How to Review Your Medical Bills
Medical bills are complex and hard to read, making it difficult to see exactly what you are paying for. We tend to see charges being lumped together instead of them being itemized from hospitals or clinics. With many clinics and hospitals going paperless, it is not uncommon for patients to not even receive statements in the mail regarding how much their insurance plan has paid. We will share some tips on what to look out for as you are reviewing information.
After Your Service
After being discharged or leaving from your services, it is important to keep and review the summary that is sent home with you. Here is where you will find services rendered as well as follow up care that you may need from your visit. This summary is great to use to reviewing your medical bills.
Explanation of Benefits
Your Explanation of Benefits (EOB) comes directly from your insurance plan. This document will explain how much the service was, the amount the insurance company paid, and any reduction of the service cost. It is not uncommon when using in-network benefits, that you will receive a lower billable amount on your service.
Facility and Provider Charges
This statement will reflect what the facility and the providers are charging for their services . This document will share a list of services preformed with the charges associated with each service. In theory, this should match the document that you received when you left the facility. It is not uncommon that health systems are no longer issuing itemized bills, which would help you find errors much easier. You do have the right to request an itemized bill from the facility if you feel something is missing or wanting to confirm you are being charged correctly.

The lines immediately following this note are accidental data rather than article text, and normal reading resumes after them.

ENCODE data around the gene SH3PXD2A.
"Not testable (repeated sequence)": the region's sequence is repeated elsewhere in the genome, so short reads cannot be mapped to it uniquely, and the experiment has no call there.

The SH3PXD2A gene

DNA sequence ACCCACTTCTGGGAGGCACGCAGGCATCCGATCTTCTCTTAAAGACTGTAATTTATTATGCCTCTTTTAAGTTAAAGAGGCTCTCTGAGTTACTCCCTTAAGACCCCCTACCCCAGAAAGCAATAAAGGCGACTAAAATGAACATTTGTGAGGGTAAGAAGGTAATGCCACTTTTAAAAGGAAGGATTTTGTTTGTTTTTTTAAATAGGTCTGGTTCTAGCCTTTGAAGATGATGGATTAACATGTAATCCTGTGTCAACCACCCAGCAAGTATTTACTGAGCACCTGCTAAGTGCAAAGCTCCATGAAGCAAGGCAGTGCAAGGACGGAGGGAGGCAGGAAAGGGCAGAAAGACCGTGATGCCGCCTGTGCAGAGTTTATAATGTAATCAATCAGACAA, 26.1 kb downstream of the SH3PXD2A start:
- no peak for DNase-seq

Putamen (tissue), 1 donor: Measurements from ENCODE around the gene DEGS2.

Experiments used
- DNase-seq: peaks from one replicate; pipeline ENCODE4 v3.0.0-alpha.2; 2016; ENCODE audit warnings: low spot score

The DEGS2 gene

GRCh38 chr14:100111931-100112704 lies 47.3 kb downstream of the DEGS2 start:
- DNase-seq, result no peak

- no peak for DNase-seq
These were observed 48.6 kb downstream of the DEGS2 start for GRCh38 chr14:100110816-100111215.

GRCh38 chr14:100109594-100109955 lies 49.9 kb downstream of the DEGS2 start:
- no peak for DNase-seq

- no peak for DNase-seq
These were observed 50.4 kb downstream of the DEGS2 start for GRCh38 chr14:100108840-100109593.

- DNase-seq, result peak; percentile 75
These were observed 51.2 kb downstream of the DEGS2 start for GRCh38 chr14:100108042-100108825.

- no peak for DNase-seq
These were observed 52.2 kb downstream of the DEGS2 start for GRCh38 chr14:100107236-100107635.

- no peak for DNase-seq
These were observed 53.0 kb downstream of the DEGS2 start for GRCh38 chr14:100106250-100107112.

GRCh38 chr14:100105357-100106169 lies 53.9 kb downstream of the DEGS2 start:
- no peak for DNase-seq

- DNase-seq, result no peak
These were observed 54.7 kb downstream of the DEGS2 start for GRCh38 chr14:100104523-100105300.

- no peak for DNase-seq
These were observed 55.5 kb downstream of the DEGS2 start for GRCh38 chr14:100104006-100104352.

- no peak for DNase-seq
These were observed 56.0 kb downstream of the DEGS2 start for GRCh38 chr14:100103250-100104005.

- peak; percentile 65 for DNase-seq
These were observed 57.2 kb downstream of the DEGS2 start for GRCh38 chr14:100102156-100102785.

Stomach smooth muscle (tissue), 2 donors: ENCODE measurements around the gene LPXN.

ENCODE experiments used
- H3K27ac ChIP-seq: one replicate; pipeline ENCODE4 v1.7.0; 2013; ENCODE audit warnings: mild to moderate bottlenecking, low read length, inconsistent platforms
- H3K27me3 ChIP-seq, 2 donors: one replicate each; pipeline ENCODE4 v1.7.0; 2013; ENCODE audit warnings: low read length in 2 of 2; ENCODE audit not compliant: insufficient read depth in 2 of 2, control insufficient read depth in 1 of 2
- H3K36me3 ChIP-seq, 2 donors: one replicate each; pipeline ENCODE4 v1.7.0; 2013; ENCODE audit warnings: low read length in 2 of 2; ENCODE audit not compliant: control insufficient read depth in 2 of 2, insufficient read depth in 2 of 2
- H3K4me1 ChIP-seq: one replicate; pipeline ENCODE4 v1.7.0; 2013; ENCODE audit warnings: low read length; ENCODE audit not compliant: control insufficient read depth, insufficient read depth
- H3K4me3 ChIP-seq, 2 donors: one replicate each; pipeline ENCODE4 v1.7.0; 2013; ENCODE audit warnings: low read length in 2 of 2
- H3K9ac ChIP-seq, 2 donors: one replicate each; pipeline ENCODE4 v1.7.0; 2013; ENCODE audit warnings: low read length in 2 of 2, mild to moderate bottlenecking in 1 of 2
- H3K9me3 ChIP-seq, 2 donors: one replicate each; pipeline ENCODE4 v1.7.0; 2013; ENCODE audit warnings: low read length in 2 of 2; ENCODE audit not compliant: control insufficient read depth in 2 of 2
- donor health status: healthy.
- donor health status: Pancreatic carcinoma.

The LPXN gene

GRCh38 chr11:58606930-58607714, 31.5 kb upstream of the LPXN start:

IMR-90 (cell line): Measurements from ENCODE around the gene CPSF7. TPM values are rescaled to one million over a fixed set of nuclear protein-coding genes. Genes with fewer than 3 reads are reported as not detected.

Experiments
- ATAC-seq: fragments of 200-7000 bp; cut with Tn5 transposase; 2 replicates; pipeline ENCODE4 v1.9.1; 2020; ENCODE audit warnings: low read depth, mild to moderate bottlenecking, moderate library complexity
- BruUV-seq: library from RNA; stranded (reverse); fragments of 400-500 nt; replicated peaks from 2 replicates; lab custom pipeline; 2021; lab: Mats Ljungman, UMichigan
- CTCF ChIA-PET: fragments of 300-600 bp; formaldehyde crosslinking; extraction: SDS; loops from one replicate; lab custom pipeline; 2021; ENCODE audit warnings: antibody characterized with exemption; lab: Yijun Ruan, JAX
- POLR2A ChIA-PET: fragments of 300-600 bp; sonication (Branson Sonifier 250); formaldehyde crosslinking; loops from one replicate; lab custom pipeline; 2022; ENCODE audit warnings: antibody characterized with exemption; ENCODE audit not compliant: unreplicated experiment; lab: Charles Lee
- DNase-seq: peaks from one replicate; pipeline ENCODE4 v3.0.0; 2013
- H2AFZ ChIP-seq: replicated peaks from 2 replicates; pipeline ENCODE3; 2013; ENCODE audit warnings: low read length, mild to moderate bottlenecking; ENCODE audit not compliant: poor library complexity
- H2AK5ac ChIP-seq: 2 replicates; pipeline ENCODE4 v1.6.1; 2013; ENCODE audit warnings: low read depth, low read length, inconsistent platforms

Review and Take Action
Now that you have these documents, it is best to start reading over each document separately and noting any charges that you do not understand or items that you think that you should not have been charged for. The bill will use codes for each of the services, which can in return complicate understanding the charges. To best learn what these codes mean, looking them up online or finding a medical dictionary can help. Then simply compare the documents to one another making sure that each charge matches up.
Review your statement for duplicate charges. Data entry can cause errors with coding and you may find that there are missing numbers or even “accidental” zero placed in the billing code. Medical billing/payments have multiple parties reviewing data entry. Here are 5 common medical billing errors.
Find an Advocate
If you are new to a diagnosis or treatment process, ask you doctor as well as the clinic about anticipated costs or future medical coding that will be used with your care. This way you can review how your insurance plan will cover them before you are being charged. Schatz Benefit Group is a full service broker that assists questions like this every day for their clients. Their services are at no cost and will help simplify the process for you.